48 Innovative Practices for Transit Planning at Small to Mid-Sized Agencies One thing that helped the 2020 campaign was the Levy Pass Program implemented a few months before the vote. As described earlier in this case example, the Levy Pass Program was developed by MLTAâs CEO, who came up with the idea while attending a Community Transpor- tation Association of America (CTAA) conference. Program implementation enabled MLTA to bring awareness to local residents and give them something for their support of public transit through the local levy, without actually promoting the 2020 levy. The 2020 levy gained 66.82% voter approval and will bring in $2Â million annually over the next 4Â years. Costs and Benefits of Approach Thanks to the levies, MLTA did not have to cut routes. The agency also was able to use some of the funding to plan for and execute the relocation of its hub and conduct associated service redesign (see Case Example 4I for more information about these efforts). In JuneÂ 2020, nearly 1,000 Levy Pass Program rides were taken. Lessons Learned When asking for a levy, community outreach is everything. Newspapers, radio, and social media can be powerful tools, especially when information focuses on human interest stories. For example, an MLTA assistant manager relayed a story about a route deviation request and mobility training provided to a local radio hostâs daughter, who has developmental dis- abilities and works at WVU. Her parents were greatly reassured when MLTA was able to pick up their daughter in front of her workplace, rather than having her walk to and from the bus route. The campaign also benefited from similar rider stories provided by MLTAâs mobility coordinator. MLTA staff advise keeping an open mind to creative approaches to bolstering support, such as the Levy Pass Program. MLTA purposely did not want to go to a fare-free system entirely, lest it lose revenue from local partnerships (e.g., WVU) and develop a reputation for providing unsupported service. Theme #3: Lack of Technology and Supporting Staff Case Example 3A: Manatee County Area Transit Theme: Lack of Technology and Supporting Staff Keywords: procurement, technology Annual Ridership: 1.5Â million Annual Revenue Hours: 141,000 Agency: Manatee County Area Transit Location: Bradenton, FL Annual Revenue Miles: 2Â million Annual Operating Expense: $13.2Â million Summary Instead of using specifications-based procurement, Manatee County Area Transit (MCAT) used a unique performance-based option to implement new technology. MCAT also relied on a technology business plan, which was critical to successful technology implementation.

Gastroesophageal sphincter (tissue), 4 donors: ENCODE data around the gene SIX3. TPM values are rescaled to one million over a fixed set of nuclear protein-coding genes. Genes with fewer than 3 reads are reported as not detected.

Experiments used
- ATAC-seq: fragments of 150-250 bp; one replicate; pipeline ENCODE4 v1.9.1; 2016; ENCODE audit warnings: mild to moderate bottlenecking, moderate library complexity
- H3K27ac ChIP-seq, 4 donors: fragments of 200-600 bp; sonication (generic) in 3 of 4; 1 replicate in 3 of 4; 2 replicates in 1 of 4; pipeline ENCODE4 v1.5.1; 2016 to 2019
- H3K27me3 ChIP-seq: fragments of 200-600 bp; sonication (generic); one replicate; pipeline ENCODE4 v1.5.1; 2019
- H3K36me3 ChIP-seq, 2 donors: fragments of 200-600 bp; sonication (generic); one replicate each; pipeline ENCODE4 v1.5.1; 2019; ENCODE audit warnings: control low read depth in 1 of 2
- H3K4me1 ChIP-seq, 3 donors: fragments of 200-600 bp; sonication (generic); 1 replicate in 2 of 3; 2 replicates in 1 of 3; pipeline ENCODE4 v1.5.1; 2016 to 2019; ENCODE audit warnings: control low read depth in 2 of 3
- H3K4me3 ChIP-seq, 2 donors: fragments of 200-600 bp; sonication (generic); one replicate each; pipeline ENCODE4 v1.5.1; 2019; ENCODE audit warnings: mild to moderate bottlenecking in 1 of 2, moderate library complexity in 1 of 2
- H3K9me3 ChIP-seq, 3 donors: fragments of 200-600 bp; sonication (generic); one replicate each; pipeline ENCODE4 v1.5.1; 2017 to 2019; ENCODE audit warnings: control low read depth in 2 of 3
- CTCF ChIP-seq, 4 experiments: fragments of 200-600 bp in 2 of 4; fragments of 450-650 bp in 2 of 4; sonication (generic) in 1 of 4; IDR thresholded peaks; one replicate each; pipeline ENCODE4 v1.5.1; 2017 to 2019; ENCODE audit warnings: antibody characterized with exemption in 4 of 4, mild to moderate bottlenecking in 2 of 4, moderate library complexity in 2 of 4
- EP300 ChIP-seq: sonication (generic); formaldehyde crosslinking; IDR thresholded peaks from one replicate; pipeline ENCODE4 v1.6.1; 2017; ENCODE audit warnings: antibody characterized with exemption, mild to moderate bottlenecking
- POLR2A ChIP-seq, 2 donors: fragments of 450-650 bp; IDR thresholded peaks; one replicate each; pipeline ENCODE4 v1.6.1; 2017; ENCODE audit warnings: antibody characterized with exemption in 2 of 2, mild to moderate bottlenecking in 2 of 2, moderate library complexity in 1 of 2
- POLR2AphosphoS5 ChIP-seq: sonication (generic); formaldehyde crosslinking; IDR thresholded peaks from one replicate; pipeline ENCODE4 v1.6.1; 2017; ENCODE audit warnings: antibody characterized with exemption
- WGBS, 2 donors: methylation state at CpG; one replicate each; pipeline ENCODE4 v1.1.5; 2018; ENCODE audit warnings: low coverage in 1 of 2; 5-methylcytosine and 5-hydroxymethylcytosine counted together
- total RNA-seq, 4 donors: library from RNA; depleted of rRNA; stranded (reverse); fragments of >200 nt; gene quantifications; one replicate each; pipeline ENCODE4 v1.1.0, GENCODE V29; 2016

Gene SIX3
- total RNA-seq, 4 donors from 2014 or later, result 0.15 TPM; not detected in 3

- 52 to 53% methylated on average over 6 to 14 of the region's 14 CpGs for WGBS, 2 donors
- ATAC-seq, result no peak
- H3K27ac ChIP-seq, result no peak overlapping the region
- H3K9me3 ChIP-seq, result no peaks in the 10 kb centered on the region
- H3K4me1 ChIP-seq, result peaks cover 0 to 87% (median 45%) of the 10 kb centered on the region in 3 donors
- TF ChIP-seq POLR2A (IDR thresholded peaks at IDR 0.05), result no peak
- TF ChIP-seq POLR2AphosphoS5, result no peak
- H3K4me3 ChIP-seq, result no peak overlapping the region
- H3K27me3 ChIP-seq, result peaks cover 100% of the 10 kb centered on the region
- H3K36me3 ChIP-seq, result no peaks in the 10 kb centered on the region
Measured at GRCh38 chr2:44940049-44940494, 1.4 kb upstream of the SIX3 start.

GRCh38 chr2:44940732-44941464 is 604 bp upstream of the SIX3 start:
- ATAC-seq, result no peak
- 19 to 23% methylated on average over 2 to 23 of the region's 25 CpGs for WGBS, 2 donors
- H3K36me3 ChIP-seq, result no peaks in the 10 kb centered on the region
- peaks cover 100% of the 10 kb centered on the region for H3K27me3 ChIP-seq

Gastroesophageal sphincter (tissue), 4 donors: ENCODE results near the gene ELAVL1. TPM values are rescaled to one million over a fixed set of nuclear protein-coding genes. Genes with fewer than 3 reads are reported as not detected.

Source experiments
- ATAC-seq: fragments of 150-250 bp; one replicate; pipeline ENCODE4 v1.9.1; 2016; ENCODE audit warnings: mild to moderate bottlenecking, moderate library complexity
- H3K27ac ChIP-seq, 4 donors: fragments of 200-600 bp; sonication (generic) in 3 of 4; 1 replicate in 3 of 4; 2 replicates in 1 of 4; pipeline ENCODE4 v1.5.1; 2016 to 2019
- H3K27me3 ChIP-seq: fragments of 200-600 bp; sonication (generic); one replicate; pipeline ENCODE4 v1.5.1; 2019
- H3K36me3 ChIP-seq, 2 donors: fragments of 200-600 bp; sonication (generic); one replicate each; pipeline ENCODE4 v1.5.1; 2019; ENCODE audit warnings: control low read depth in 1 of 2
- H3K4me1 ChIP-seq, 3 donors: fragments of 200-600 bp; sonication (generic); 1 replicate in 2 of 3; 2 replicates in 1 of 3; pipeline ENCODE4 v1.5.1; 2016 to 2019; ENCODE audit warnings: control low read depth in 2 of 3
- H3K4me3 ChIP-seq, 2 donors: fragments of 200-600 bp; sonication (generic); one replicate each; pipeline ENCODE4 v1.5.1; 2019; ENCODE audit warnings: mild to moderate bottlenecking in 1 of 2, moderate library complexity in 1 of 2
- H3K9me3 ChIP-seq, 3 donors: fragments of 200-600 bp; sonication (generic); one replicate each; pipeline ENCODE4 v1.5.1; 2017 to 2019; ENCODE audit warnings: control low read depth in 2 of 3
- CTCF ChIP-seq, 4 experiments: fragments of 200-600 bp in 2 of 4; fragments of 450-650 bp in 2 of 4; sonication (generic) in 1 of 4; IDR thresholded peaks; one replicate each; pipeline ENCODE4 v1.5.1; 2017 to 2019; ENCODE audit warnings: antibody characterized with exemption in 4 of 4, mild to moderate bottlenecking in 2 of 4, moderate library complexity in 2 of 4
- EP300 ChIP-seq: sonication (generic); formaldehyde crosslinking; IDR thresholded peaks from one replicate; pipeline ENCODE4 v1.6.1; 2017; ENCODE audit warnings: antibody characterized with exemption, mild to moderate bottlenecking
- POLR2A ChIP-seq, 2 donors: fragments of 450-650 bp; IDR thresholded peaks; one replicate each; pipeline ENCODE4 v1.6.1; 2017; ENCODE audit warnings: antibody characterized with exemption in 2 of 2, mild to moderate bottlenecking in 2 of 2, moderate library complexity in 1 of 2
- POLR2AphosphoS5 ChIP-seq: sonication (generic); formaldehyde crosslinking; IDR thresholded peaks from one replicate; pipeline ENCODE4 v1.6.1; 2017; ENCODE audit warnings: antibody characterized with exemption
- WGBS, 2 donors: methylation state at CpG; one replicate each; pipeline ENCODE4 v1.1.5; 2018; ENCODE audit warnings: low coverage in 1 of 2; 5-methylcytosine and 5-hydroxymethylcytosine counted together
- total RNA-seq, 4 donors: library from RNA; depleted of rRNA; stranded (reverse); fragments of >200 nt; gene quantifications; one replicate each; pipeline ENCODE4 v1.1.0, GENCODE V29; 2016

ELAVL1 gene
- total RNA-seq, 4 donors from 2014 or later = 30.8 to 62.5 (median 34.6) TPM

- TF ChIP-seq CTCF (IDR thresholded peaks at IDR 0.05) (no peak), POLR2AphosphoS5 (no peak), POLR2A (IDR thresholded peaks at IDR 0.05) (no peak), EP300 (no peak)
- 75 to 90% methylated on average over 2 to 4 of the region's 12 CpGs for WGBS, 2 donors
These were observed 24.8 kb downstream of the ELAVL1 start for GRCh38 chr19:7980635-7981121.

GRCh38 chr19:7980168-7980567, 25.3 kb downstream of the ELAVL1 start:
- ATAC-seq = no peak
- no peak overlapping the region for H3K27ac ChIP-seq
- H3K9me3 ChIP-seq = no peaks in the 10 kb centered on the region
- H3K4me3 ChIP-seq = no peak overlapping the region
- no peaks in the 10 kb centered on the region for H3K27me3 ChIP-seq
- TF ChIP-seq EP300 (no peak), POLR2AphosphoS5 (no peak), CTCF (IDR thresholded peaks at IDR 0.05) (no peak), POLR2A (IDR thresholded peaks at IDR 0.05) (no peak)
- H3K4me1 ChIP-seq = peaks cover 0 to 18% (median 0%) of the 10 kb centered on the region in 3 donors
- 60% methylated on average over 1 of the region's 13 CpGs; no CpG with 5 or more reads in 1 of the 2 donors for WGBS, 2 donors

Innovative Approaches toÂ Addressing Transit PlanningÂ Challenges 49Â Â Background MCAT is the department that provides public transportation for Manatee County, on Floridaâs Gulf coast. The largest city in the service area is Bradenton. Information about MCAT services (which include fixed-route bus service and paratransit service) is on the agencyâs website, https://www.mymanatee.org/departments/mcat. MCAT also offers a door-to-door FMLM service that is the subject of Case Example 5A. The Challenge When MCATâs current general manager assumed that role in 2012, the agency had no onboard technology on the fixed-route bus system. The agency previously had sole-sourced a CAD/AVL implementation that did not work. Determined to do better, MCAT implemented a multidisciplinary, phased technology busi- ness plan that went through several iterations through 2014. The agency set aside funding for new technologyâincluding automated passenger counters, interactive voice response (IVR), and onboard mobile gatewaysâwith every budget thereafter to deploy a new CAD/AVL system. Approach to Addressing the Challenge In late 2017 and early 2018, MCAT engaged a vendor to implement CAD/AVL but then stepped back to re-evaluate. A 250-page specifications document did not seem to promote inno- vation and even felt too constraining. Instead, MCAT replaced the original specifications docu- ment with a six-page version that focused on desired outcomes. Once proposers were deemed responsive to the new procurement, MCAT wanted to interview them to see who really could execute the system, asking who can complete the integration and implement single-point logins, among other questions. MCAT wanted to work with companies that have done such thingsâ not just company owners who promise results, but technology people who have delivered them. However, county rules of government did not allow transit agency staff to sit on selection committees as âselectors,â and traditional selectors would not necessarily ask the right ques- tions. MCATâs general manager convinced the countyâs purchasing department to allow him to advise the selection committee by making the case for what transit agency staff need from the CAD/AVL system, not what county information technology (IT) staff want and county lawyers would approve. After all, transit agency staff are the ones who use the technology and, as a result of the technology business plan, knew exactly what they wanted. The technology business plan came about as a recommendation from an IT department director, who had taken that approach with a criminal justice technology business plan in a different county. MCAT used some elements of the criminal justice technology plan as a model, shaping it to provide benefits for the transit agency, county government, and end user. A technology advisory group reviewed several drafts of the plan to mitigate risk. MCAT staff state this is a crucial step with new technologies. Other important plan characteristics were that it had to be created by individuals with expertise in all relevant disciplines and include guiding principles. Costs and Benefits of Approach MCAT staff report that when they got the CAD/AVL procurement right, the agencyâs other technology decisions snapped into place (e.g., mobile ticketing and messaging systems at ter- minals). Even when these systems were provided by different vendors, they came together.